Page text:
Where, as here, the union's picketing occurs at a common situs construction project, the NLRB has established guidelines for determining the object, and thus the legality, of the picketing. In Sailors' Union of the Pacific (Moore Dry Dock), 92 N.L.R.B. 547 (1950), the NLRB announced four criteria, which, if met, raise a presumption that common situs picketing is directed against the primary and not a secondary employer. Those criteria are:(a) The picketing is strictly limited to times when the situs of dispute is located on the secondary employer's premises; (b) at the time of the picketing the primary employer is engaged in its normal business at the situs; (c) the picketing is limited to places reasonably close to the location of the situs; and (d) the picketing discloses clearly that the dispute is with the primary employer.
Id. at 549 (footnotes omitted).
The unions contend that the picketing complied with the Moore Dry Dock standards and, therefore, that the district court was correct in granting summary judgment on the ground that no violation of section 158(b) (4) (B) occurred. The Moore Dry Dock rule, however, is only an evidentiary tool. While literal compliance with the standards set forth in Moore Dry Dock raises an inference that common situs picketing is primary in nature, such an inference is not conclusive and may be negated by other evidence demonstrating that the unions' true objective was to enmesh a neutral employer by inducing a work stoppage by its employees. Allied Concrete, Inc. v. NLRB, 607 F.2d at 830; see Gorman, Labor Law (1976) at 252. Compliance with the Moore Dry Dock standards, therefore, would not necessarily preclude a finding of secondary intent. Pickens-Bond Construction Co. v. United Brotherhood of Carpenters, 586 F.2d at 1241; see also International Ass'n of Bridge, Etc. v. NLRB, 598 F.2d 1154, 1157 (9th Cir. 1979); Carpenters Dist. Council of So. Colo. v. NLRB, 560 F.2d 1015, 1018 (10th Cir. 1977). Even when the picketing meets the Moore Dry Dock standards, the courts look to other factors to determine whether the object of the picketing was to involve a neutral employer in the dispute by inducing its employees to cease working. See Gulf Coast Building & Supply Co. v. International Brotherhood of Electrical Workers, 428 F.2d 121, 125 (5th Cir.), cert. denied, 400 U.S. 942, 91 S. Ct. 240, 27 L. Ed. 2d 246 (1970); Gorman, Labor Law (1976) at 252.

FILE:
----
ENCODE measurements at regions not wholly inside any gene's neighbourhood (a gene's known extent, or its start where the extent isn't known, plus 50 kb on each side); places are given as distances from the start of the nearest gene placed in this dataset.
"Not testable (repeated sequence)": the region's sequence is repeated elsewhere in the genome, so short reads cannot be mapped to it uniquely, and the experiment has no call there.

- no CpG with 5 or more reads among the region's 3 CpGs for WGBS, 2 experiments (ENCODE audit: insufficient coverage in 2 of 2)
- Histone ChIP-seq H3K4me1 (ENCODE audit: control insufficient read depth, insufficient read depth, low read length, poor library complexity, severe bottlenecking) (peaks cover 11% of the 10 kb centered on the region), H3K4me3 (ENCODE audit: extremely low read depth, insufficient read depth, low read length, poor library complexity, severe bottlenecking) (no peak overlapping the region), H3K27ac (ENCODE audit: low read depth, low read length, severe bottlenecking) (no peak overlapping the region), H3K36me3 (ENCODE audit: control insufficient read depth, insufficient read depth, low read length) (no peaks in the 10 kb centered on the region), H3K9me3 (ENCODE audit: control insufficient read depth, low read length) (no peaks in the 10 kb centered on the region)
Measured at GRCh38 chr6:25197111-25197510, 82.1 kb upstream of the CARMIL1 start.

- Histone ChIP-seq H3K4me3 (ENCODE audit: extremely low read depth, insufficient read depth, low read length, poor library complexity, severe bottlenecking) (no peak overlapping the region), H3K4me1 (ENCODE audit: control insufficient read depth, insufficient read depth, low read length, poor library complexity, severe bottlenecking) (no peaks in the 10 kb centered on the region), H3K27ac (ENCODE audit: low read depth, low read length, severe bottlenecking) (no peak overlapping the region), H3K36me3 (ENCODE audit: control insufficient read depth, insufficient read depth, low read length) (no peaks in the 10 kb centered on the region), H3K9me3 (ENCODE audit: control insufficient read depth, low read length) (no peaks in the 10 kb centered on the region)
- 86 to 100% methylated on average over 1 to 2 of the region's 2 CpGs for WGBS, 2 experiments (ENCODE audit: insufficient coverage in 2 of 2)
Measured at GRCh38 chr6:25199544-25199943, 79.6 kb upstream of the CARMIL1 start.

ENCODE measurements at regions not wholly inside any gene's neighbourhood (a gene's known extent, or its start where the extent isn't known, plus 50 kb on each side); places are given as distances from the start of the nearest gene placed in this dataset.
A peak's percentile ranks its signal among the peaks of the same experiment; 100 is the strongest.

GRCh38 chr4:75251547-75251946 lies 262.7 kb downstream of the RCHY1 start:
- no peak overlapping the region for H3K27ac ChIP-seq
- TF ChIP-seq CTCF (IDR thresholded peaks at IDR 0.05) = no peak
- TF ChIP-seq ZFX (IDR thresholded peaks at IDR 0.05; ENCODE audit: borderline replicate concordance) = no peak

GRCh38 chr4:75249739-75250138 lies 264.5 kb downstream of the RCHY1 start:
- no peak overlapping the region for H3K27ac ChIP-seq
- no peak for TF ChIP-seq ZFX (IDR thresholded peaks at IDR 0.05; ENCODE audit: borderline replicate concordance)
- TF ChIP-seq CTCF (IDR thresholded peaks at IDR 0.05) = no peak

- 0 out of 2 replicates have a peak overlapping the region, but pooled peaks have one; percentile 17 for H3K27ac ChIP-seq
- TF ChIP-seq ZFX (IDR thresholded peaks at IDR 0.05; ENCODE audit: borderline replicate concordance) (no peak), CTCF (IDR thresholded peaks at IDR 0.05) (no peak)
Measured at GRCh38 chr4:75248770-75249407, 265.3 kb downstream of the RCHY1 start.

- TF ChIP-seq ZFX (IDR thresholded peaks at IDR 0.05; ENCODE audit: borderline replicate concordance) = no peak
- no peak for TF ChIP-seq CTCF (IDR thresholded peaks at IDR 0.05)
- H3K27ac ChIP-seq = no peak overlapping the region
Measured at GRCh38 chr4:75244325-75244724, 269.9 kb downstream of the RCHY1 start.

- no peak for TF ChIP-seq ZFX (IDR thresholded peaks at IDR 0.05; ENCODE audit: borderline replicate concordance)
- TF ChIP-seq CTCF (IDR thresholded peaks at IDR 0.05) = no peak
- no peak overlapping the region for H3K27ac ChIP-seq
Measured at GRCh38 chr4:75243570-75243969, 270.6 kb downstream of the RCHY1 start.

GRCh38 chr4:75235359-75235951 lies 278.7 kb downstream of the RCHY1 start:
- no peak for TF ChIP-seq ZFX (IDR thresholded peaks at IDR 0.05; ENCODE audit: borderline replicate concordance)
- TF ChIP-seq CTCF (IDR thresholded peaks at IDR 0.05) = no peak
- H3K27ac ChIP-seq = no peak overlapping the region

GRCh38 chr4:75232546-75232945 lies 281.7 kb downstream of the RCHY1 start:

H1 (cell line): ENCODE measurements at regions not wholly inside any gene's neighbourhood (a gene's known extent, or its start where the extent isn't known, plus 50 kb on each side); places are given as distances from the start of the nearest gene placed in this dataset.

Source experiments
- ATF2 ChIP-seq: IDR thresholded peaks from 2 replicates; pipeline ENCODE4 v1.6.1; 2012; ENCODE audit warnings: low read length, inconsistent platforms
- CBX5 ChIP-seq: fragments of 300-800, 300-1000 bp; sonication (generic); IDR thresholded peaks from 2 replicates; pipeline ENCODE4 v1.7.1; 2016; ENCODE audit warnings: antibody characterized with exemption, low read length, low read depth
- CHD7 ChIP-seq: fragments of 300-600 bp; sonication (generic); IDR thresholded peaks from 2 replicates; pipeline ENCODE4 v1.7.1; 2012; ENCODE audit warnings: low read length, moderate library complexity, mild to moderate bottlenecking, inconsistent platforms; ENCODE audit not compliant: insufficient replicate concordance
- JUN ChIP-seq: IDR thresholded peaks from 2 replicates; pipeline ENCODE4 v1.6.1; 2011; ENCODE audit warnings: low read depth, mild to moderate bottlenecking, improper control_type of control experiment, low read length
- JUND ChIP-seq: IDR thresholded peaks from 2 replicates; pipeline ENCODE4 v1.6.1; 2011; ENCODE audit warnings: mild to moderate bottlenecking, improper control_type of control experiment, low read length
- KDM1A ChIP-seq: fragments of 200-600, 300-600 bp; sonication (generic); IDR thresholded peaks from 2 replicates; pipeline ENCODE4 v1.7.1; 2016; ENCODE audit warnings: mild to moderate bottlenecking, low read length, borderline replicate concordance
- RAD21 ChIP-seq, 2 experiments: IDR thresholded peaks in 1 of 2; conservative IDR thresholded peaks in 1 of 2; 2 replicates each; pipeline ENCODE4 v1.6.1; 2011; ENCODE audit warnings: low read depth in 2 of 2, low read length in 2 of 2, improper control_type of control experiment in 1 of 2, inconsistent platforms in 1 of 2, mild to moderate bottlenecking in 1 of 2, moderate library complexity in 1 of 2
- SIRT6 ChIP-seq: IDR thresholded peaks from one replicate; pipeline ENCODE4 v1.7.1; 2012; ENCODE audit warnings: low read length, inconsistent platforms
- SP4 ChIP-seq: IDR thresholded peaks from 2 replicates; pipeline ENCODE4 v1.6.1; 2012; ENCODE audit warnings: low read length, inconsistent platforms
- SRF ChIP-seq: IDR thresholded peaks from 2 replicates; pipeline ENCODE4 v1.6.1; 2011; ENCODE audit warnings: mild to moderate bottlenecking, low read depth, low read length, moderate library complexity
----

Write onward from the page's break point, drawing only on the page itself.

Sherman Oaks will have a more difficult time establishing improper motive and intent because it did not attempt to restrict the location of the picketing by establishing a reserve gate system to insulate employees of neutral subcontractors from involvement with the pickets. The unions did not violate a properly established reserve gate system in an attempt to influence neutral employees. See Allied Concrete, Inc. v. NLRB, 607 F.2d at 831. Since no restriction on the location of the picketing was imposed, the unions could properly picket those areas on the jobsite where primary and neutral employees were working, as long as the object of such picketing was not to induce neutral employees to engage in a work stoppage.